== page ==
The Connected Economy’s 10 Biggest US IPOs Of 2020

The U.S. market for initial public offerings (IPOs) had a banner year in 2020 despite the pandemic — or perhaps because of it. Connected-commerce companies often led the way, frequently enjoying strong IPO pricing and even bigger first-day “pops” as investors realized that the digital shift created by the COVID-19 outbreak would likely never fully reverse.

Here are a few of the more noteworthy ones, listed in order of valuation at the time of going public:

1. Airbnb ($47 billion)

A global pandemic that all but shut down the worldwide travel business for months wasn’t enough to stop this IPO from getting off the ground.

Airbnb did reportedly move its widely anticipated IPO from the spring to late fall, but went public in December at $68 a share — way above both its original pricing range of $44 to $50 and an upwardly revised $56 to $60. The stock then soared 112.8 percent to end its first trading day to close at $144.71. Airbnb has only risen from there, closing Wednesday (Dec. 23) at $158.01, up another 9.2 percent since its first-day close.

That’s impressive given that the pandemic almost drove Airbnb out of business this spring. With revenues collapsing, the company borrowed $2 billion and laid off 1,900 employees just to stay alive. But the company quickly pivoted away from its historical focus of renting units in big cities around the world to business and leisure travelers, as they suddenly weren’t traveling. Instead, Airbnb found success renting units — often whole houses — to urban dwellers looking to escape cities amid the COVID-19 crisis by renting in suburban and rural areas within 300-mile drives of their homes.

2. DoorDash ($39 billion)

COVID-19 was actually great news for DoorDash, as government shutdowns and consumer virus fears forced restaurants almost everywhere to eliminate dining in and switch to pickup and delivery. While many eateries have complained about the hefty fees that DoorDash and other delivery services charge, business is nonetheless booming.

DoorDash disclosed in an S-1 filing ahead of its recent initial public offering that revenues soared 226 percent year over year to $1.92 billion during 2020’s first nine months. The company also reported a $23 million profit for the second quarter — its first black ink in history.

Investors were impressed, with the IPO pricing at $102 a share — well above the $90-to-$95 expected range. And DoorDash only rallied from there, soaring 85.8 percent on its first trading day Dec. 9 to close at $189.51. Shares have since pulled back some, but closed Wednesday at $158.22.

3. Wish ($17 billion)

Wish parent ContextLogic went public in December shortly after Airbnb and DoorDash enjoyed big first-day pops, and it initially seemed likely to follow suit.

Considered an online version of a dollar store, ContextLogic looked in many ways like the next Amazon. Markets initially responded accordingly, with shares pricing at $24 — the very top of the stock’s $22 to $24 expected range. But far from soaring on its first day, ContextLogic’s stock actually sank 16.4 percent to close at $22.05. The stock has rebounded some, but closed Wednesday at $20.94, down 12.8 percent from the IPO price.

Investors appear to see several problems with the stock, from a lower-income target demographic to some weakness in the financials. For instance, the company’s S-1 filing showed that net losses attributable to common shareholders rose to $176 million through 2020’s first nine months – way up from just $12 million during the same period last year.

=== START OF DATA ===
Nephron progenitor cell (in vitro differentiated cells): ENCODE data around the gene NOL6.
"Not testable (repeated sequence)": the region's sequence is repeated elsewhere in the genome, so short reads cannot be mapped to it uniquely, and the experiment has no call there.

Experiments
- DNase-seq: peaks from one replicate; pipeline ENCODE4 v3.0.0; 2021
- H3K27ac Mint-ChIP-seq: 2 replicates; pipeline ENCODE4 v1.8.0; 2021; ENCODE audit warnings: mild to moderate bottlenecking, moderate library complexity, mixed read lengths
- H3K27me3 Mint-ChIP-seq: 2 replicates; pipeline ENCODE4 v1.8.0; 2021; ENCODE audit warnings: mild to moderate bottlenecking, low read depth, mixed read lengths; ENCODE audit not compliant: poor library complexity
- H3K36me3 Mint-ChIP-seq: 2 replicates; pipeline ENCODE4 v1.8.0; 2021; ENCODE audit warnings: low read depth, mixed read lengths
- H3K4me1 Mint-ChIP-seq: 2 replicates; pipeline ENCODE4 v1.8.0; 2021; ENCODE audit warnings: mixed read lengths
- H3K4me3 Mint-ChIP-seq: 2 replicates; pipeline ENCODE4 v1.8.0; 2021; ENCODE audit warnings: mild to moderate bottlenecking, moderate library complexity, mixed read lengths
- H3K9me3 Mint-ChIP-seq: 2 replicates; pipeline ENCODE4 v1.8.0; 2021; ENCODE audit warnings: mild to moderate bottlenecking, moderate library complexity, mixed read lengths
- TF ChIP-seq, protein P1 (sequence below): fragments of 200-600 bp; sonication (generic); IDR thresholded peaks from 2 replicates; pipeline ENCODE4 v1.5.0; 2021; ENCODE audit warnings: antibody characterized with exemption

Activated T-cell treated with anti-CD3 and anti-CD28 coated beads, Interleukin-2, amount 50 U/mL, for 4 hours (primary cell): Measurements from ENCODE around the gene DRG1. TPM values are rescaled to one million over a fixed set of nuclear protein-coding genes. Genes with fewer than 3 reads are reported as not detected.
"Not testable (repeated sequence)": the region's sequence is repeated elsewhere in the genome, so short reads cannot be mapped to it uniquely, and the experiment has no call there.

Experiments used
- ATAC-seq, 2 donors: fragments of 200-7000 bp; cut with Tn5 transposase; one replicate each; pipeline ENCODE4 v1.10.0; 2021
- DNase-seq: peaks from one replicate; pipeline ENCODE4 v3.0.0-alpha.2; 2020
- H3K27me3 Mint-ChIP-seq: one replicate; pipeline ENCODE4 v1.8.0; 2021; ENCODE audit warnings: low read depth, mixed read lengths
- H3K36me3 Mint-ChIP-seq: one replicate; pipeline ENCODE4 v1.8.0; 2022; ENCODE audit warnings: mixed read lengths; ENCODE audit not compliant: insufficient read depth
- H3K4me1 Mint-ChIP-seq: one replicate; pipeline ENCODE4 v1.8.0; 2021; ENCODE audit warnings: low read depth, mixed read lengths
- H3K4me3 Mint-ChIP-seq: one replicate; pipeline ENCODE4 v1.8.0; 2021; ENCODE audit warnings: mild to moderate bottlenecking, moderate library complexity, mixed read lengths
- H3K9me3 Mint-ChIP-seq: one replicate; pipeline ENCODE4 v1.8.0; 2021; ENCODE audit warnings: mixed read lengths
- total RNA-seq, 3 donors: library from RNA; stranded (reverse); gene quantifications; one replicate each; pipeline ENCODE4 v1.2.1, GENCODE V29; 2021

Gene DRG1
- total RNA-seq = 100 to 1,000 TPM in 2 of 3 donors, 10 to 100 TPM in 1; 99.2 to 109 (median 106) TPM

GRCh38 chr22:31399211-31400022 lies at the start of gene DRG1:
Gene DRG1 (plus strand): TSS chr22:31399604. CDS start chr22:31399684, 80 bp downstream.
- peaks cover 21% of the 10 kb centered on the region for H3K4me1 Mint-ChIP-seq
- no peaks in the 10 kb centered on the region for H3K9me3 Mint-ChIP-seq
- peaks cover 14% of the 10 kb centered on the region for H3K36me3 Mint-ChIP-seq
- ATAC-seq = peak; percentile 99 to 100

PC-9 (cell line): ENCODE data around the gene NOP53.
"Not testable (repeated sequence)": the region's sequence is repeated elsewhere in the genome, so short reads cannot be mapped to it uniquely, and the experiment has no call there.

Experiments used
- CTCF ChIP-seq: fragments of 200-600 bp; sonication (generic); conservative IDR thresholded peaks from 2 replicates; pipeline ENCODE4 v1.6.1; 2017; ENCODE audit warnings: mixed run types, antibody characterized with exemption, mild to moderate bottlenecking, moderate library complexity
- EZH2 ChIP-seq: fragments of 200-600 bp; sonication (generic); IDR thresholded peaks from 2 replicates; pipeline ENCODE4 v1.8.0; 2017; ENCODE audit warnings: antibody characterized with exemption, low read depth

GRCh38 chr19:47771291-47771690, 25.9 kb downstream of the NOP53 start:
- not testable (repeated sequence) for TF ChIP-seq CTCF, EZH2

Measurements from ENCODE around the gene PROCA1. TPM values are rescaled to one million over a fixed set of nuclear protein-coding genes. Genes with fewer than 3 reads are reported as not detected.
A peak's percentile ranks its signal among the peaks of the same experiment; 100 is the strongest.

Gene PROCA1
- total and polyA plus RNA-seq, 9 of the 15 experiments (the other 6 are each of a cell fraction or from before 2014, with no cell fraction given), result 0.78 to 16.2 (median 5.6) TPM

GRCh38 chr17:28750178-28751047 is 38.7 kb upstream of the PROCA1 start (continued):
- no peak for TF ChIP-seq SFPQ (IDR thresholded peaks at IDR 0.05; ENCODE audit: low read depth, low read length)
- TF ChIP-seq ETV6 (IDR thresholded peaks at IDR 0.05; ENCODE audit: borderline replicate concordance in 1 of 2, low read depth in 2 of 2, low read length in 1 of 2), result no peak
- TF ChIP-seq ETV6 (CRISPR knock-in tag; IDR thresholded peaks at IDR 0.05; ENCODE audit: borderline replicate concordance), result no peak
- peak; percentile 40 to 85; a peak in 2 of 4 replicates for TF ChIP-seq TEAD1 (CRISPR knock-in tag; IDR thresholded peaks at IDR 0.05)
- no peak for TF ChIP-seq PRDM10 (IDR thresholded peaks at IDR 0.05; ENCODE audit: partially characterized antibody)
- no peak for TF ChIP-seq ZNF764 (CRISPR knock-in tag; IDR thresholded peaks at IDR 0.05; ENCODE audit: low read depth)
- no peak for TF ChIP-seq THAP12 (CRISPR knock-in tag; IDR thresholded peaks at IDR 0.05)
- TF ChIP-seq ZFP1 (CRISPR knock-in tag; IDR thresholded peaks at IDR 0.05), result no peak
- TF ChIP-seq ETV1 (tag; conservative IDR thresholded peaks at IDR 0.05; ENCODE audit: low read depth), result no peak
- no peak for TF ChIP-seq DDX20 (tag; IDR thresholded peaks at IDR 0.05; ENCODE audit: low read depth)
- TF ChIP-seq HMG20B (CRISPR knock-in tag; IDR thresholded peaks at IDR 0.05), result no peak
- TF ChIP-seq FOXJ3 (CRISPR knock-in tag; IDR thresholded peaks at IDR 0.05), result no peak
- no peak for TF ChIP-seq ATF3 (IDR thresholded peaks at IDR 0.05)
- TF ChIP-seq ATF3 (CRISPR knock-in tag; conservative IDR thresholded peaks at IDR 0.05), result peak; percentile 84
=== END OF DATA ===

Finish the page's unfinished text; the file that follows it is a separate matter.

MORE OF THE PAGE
The company also reported that revenues grew 31.8 percent during 2020’s first nine months to $1.75 billion — not bad, but far below what other major online retailers are seeing. For instance, Target reported a 155 percent jump in digital sales during the third quarter.

4. GoodRx ($12.7 billion)

GoodRx, the popular app that helps consumers find discounts on prescription drugs, is a rarity among tech IPOs in that the company’s S-1 filing actually showed a long history of profitability.

Co-founded in 2011 by Facebook veteran Doug Hirsch (now GoodRx’s CEO), the company has operated in the black since 2016. GoodRx earned $55 million in 2020’s first half prior to the company’s September IPO. That helped push the IPO price up to $33 a share, well above the expected $24-to-$28 range. GoodRx then popped 53 percent on its first trading day to close at $50.50 a share. It got as high as $64.22 intraday a few sessions later.

However, GoodRx reported a $50 million Q3 loss in November, helping to send the stock partly back downward. Shares fell to as low as $33.51 intraday a few days after the earnings release, but have partially rallied back and finished Wednesday at $47.59.

5. Amwell Health ($4 billion)

The COVID-19 pandemic was actually great news for Amwell Health, a telemedicine platform for doctors to meet with patients virtually.

With physicians initially replacing most in-person visits with virtual ones, Amwell wrote in its S-1 filing that appointments over the platform tripled to 2.2 million in Q2 vs. 700,000 in Q1. Visits soared to as high as 40,000 a day in April — up 1,279 percent from the roughly 2,900 a day that the company saw in April 2019.

That helped Amwell — whose pre-IPO investors included Google — sell 41.2 million shares at $18 apiece, up from its original plan to offer 35 million shares in a $14-to-$16 range. The stock then soared another 28 percent when it started trading on Sept. 17, ending the day at $23.07.

The company’s first post-IPO earnings report last month showed that revenues shot up 80 percent to $62.6 million in Q3 from $34.7 million a year earlier, although losses also soared to $64.6 million from $24.1 million a year earlier. Still, patient visits soared by 450 percent year over year during the quarter, while the number of active medical providers on the platform rose 933 percent year on year to about 62,000. That’s been enough to push Amwell’s stock up to $29.95 a share as of Wednesday’s close, up 66.4 percent from its IPO price.